Mark and Ruth look at the growing fashion for re-writing Bills mid-air as they pass through Parliament, adding on all sorts of policy bells and whistles at the last minute.
The legal basis for parliamentary control of Government expenditure dates back to the Glorious Revolution of 1688-89 and Parliament’s decision to legalise the standing army but provide its expenses only for 12 months in advance. This 12-months in advance principle was extended to other areas of Government expenditure until, by 1830, all civil government expenditure was provided on this basis. Six key principles or rules now govern what has become known as the Estimates process.
The principles or rules governing the Estimates process are derived variously from practices of the House of Commons stretching back to the early eighteenth century, from Standing Orders, and in some instances from statute.
Resources are authorised by Parliament only for use in the financial year set out in the Supply and Appropriation Act. The original purpose behind this rule was to prevent the Government hoarding surplus money from one year to the next and then spending it in ways not authorised by Parliament. This annuality rule was first applied in the 1862-63 session, following a recommendation from the then newly-established Committee of Public Accounts in 1861. The rule is now formally set out in the Government Resources and Accounts Act 2000 and is important in the context of NAO auditing of government accounts at the end of the financial year.
Expenditure resolutions must, subject to certain exceptions, be given statutory effect in the parliamentary session in which they are passed (although this has been disapplied from time to time, including in relation to the post-2011 shift in the start and end of parliamentary sessions from autumn to spring. The rule is now regarded as far less important than it used to be).
"receive no petition for any sum relating to public service or proceed upon any motion for a grant or charge upon the public revenue, whether payable out of the Consolidated Fund or the National Loans Fund or out of money to be provided by Parliament, or for releasing or compounding any sum of money owing to the Crown, unless recommended from the Crown."
The provision that the House will only consider expenditure proposals made by the Crown dates back to an Order of the House of Commons on 11 June 1713 which stated "That this House will receive no Petition for any sum of money relating to public services but what is recommended from the Crown." This Order gave the Government the sole power of financial initiative in Parliament. It was partly designed to limit ‘pork barrel’ politics by MPs seeking funds for local constituency expenditure but with little or no regard for the nation’s finances.
In practice, Supply and Appropriation Bills go to the House of Lords but their passage there is a formality: such Bills are not printed and are not debated or amended.
Preliminary approval of expenditure by MPs must be given in a resolution of the House prior to legislation to enact the spending plans.
Standing Order No. 49 sets out that "Any charge upon the public revenue whether payable out of the Consolidated Fund or the National Loans Fund or out of money to be provided by Parliament including any provision for releasing or compounding any sum of money owing to the Crown shall be authorised by resolution of the House."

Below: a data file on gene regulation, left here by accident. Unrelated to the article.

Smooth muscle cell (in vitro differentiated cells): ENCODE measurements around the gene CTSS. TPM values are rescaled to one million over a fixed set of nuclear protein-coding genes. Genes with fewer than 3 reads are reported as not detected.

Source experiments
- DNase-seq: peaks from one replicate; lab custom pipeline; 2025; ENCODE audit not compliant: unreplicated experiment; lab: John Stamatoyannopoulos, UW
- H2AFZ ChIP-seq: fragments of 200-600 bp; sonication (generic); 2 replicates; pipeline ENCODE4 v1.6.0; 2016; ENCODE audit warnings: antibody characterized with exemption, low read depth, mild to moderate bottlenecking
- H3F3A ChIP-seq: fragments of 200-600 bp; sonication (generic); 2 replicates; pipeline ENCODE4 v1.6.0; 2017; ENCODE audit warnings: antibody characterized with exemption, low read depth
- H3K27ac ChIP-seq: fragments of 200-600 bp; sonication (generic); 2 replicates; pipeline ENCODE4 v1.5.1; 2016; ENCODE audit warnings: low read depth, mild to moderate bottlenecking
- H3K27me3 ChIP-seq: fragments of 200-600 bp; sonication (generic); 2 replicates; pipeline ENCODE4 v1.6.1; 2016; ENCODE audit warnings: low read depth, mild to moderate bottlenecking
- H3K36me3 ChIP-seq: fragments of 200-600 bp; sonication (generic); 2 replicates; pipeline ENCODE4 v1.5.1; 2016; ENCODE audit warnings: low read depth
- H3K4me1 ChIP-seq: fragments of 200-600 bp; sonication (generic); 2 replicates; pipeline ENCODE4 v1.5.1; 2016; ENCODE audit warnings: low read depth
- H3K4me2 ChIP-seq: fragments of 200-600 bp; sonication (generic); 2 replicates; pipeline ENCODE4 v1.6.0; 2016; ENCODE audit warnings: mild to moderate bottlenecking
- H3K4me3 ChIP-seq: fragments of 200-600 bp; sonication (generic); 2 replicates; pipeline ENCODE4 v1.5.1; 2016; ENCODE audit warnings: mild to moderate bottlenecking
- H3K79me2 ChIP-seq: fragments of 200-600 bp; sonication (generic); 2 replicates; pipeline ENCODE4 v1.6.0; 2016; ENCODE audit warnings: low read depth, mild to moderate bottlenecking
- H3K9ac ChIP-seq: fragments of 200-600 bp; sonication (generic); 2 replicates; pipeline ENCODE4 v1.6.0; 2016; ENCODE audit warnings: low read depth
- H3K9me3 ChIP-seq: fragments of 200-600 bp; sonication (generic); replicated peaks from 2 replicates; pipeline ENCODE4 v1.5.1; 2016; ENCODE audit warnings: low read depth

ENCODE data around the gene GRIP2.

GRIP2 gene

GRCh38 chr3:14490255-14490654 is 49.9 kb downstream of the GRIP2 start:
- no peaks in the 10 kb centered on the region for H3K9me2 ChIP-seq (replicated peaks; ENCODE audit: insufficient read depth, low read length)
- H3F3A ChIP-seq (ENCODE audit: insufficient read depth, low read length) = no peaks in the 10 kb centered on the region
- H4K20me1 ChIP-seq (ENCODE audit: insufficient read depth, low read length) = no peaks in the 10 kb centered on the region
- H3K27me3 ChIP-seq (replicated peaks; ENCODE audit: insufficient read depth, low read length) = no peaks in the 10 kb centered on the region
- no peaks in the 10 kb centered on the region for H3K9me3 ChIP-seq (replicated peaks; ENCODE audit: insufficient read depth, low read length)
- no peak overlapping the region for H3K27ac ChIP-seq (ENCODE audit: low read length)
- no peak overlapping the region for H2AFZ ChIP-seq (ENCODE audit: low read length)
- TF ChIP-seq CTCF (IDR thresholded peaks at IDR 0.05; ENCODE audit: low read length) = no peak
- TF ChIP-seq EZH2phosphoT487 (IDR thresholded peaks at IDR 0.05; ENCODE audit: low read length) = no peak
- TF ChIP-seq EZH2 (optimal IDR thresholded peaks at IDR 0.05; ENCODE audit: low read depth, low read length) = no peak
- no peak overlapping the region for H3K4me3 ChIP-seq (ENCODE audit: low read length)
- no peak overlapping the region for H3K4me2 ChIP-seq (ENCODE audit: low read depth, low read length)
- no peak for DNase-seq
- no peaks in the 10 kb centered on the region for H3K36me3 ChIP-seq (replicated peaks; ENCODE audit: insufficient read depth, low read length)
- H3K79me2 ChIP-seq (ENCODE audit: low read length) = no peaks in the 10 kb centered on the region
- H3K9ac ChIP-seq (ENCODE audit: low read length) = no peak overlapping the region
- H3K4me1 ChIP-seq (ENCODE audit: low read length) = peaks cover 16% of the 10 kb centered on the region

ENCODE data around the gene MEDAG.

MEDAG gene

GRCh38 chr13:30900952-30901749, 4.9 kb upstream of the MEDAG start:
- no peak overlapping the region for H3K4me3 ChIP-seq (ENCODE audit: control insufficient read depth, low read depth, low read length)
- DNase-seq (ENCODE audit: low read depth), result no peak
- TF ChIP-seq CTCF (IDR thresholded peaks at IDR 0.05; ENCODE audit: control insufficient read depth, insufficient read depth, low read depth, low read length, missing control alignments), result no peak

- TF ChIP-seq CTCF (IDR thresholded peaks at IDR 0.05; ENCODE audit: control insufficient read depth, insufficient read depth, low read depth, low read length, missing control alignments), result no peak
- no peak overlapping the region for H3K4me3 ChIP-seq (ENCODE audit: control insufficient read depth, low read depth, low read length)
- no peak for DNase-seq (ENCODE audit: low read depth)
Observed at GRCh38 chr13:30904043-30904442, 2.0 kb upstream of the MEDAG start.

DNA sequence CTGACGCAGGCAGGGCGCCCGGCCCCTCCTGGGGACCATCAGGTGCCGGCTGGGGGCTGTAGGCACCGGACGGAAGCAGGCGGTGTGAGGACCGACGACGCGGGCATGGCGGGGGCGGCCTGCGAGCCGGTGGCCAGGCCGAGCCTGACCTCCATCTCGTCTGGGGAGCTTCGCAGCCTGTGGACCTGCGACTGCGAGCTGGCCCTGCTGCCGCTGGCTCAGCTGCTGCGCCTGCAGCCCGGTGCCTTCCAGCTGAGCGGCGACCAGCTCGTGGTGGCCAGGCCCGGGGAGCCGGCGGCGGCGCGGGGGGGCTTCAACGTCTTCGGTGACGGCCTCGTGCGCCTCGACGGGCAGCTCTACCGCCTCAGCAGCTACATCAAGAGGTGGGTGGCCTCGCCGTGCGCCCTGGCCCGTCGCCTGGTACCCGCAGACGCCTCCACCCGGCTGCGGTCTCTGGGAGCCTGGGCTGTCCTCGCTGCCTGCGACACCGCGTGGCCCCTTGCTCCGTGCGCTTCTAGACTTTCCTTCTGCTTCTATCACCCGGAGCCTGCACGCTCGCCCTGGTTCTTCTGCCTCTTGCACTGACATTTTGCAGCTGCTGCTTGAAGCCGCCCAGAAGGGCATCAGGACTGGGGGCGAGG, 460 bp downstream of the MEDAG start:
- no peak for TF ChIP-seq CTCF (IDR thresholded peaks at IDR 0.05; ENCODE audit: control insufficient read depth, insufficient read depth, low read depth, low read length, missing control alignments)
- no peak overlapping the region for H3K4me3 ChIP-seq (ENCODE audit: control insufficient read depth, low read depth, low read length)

The Supply and Appropriations Bill for final authorisation of the release of monies from the Consolidated Fund to departments can therefore only be brought forward once the House has considered the Supply motions. In the same way, the Finance Bill follows consideration of the Budget motions.
Delegated legislation is the most common form of legislation in the United Kingdom. It is the legislation of everyday life, impacting millions of citizens daily. But the terminology and procedures that surround it are complex and often confusing. This explainer unpacks delegated legislation - the terminology and Parliament's role in scrutinising it - to reveal more about how delegated legislation really works.
What a week! Suella Braverman's sacking from Government was immediately eclipsed by the appointment of former Prime Minister David Cameron as the new Foreign Secretary. Mark and Ruth explore the many questions this raises, not least for scrutiny of foreign affairs by MPs.
The Prime Minister’s decision to cancel the next stage of HS2 has given rise to criticism that once again the Government has ridden roughshod over Parliament. Just over 1,300 hours of legislative time have been spent on four HS2-related Bills over nine Sessions in the last decade. Why has it taken so long and what now happens to that legislation?
When parliamentarians reassemble at Westminster on 7 November for the start of the new Session, all eyes will be on the legislative programme to be announced in the King’s Speech. Speculation about the likely date of the next general election is rife at Westminster, but until the date is settled there are a lot of parliamentary issues still to be tackled. We’ve picked out a few things to look out for on the political horizon.